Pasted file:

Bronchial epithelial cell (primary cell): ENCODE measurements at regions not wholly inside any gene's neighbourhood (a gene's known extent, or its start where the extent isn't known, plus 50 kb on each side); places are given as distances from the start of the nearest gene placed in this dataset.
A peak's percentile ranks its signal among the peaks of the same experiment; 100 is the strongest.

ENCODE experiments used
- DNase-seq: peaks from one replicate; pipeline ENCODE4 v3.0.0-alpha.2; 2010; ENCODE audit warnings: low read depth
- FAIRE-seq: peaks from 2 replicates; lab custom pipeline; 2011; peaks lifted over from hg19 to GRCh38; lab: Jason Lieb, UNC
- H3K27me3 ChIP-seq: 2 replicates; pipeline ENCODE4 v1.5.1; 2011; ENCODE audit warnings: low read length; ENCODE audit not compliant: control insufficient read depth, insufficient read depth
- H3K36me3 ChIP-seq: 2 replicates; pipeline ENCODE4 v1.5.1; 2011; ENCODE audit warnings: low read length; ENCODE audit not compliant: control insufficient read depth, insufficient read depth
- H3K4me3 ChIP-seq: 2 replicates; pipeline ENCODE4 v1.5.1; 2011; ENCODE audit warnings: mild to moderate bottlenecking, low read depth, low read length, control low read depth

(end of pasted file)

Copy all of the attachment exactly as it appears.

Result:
Bronchial epithelial cell (primary cell): ENCODE measurements at regions not wholly inside any gene's neighbourhood (a gene's known extent, or its start where the extent isn't known, plus 50 kb on each side); places are given as distances from the start of the nearest gene placed in this dataset.
A peak's percentile ranks its signal among the peaks of the same experiment; 100 is the strongest.

ENCODE experiments used
- DNase-seq: peaks from one replicate; pipeline ENCODE4 v3.0.0-alpha.2; 2010; ENCODE audit warnings: low read depth
- FAIRE-seq: peaks from 2 replicates; lab custom pipeline; 2011; peaks lifted over from hg19 to GRCh38; lab: Jason Lieb, UNC
- H3K27me3 ChIP-seq: 2 replicates; pipeline ENCODE4 v1.5.1; 2011; ENCODE audit warnings: low read length; ENCODE audit not compliant: control insufficient read depth, insufficient read depth
- H3K36me3 ChIP-seq: 2 replicates; pipeline ENCODE4 v1.5.1; 2011; ENCODE audit warnings: low read length; ENCODE audit not compliant: control insufficient read depth, insufficient read depth
- H3K4me3 ChIP-seq: 2 replicates; pipeline ENCODE4 v1.5.1; 2011; ENCODE audit warnings: mild to moderate bottlenecking, low read depth, low read length, control low read depth